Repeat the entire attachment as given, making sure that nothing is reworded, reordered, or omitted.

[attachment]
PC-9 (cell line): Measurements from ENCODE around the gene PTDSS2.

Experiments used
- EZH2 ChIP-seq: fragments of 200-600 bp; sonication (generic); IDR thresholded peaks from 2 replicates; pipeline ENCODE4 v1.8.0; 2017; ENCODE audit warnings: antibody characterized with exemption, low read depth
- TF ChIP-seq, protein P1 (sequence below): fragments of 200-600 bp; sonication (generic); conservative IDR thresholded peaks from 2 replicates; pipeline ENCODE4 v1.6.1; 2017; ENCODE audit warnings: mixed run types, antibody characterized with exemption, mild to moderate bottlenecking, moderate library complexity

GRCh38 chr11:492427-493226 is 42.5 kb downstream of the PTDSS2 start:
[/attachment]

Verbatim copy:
PC-9 (cell line): Measurements from ENCODE around the gene PTDSS2.

Experiments used
- EZH2 ChIP-seq: fragments of 200-600 bp; sonication (generic); IDR thresholded peaks from 2 replicates; pipeline ENCODE4 v1.8.0; 2017; ENCODE audit warnings: antibody characterized with exemption, low read depth
- TF ChIP-seq, protein P1 (sequence below): fragments of 200-600 bp; sonication (generic); conservative IDR thresholded peaks from 2 replicates; pipeline ENCODE4 v1.6.1; 2017; ENCODE audit warnings: mixed run types, antibody characterized with exemption, mild to moderate bottlenecking, moderate library complexity

GRCh38 chr11:492427-493226 is 42.5 kb downstream of the PTDSS2 start: